Ah, the problem of finding 'voice' crops up . . . well I recall from Linguistics Dr. Sobol's requirement that we describe our style as part of finding our voice. it was a difficult assignment and I finally used the words of someone else to describe myself and found it unsatisfactory. From reading Rachel's post, I find myself reassured that the process is ongoing; how could it not be since we are constantly living life, not just observing it. To remain the same from the beginning might result in stilted, repetitious delivery, something to avoid.
I read with interest Yashinsky's tale of the mouse mother who taught her children through experience and then said on page 95 ' you must always know how to speak a second language.'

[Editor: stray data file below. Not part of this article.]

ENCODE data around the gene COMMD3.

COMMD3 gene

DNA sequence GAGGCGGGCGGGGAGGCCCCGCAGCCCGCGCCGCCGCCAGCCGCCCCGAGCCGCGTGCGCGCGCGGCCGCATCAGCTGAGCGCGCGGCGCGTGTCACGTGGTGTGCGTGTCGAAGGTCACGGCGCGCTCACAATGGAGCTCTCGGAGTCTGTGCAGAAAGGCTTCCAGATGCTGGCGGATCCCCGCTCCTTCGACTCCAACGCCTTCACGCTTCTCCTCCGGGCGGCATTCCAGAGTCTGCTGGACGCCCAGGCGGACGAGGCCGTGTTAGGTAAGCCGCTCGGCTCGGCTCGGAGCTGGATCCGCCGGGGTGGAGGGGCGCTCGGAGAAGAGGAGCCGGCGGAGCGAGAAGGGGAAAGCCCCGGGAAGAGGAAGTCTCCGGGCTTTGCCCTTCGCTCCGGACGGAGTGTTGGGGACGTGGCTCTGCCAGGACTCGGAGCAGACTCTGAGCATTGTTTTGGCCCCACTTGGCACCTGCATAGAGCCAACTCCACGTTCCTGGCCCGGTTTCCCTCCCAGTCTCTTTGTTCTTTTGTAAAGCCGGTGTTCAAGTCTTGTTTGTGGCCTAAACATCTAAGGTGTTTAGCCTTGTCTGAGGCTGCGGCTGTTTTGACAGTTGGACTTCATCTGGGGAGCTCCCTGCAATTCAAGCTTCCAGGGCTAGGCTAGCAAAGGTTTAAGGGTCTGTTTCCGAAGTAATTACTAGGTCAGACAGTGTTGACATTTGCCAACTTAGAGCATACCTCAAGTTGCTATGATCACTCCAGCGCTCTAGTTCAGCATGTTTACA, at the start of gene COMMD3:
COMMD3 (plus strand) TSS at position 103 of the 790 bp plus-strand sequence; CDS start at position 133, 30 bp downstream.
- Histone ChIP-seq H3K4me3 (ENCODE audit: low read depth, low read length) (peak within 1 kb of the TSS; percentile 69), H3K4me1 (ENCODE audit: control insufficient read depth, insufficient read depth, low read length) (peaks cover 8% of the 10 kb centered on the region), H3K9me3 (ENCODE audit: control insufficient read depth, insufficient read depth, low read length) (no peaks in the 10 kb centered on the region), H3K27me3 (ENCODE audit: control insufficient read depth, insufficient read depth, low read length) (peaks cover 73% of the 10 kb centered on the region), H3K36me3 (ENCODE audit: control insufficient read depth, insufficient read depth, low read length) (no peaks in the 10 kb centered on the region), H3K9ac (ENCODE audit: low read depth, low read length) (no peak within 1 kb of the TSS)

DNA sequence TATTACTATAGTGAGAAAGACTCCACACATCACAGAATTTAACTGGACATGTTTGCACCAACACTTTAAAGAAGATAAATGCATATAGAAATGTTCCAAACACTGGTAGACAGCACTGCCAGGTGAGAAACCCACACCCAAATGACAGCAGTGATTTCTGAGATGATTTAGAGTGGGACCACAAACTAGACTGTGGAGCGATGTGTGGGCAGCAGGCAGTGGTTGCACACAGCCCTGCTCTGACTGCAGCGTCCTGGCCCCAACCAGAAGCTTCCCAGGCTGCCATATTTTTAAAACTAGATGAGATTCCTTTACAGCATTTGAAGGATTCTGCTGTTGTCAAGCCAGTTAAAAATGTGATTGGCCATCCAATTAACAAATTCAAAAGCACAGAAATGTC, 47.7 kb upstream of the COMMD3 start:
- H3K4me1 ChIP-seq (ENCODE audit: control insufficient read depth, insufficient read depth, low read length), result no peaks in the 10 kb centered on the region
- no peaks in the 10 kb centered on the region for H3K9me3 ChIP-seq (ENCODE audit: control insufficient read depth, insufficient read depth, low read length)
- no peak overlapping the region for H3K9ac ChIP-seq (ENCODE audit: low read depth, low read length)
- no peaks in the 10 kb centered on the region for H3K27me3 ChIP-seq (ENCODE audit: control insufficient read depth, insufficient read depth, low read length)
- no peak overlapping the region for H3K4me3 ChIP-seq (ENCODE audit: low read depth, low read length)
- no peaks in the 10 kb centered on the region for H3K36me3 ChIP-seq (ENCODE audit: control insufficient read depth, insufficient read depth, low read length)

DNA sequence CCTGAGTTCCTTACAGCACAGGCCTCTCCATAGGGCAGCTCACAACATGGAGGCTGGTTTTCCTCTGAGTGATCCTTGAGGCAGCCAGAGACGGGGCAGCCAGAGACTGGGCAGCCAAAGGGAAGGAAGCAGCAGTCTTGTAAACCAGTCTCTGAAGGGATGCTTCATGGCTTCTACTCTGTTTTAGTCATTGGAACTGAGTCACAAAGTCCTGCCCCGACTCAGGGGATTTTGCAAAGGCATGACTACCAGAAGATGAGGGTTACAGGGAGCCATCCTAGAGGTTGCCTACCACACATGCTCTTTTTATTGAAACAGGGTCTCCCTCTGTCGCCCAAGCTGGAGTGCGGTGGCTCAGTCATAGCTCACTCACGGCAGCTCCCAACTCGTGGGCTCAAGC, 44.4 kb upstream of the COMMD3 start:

My mother and father lived romance all of the 47 years of their marriage. Growing up in an environment filled with love taught me to expect the same, and when I discovered my father's love letters to my mother, I realized they had two different kinds of language - the one they spoke to one another, and the one they used for the rest of us. This prompted me to think about the life of the storyteller and I began to understand that is what we all do - we speak different languages in different situations, which is probably the way humanity manages to survive rubbing along with one another. This line of thought took me to Dr. Seuss, that master of words and the challenges we experienced in trying to speak that language effectively. Perhaps it is necessary to slide into the skin of a different language to speak it effectively.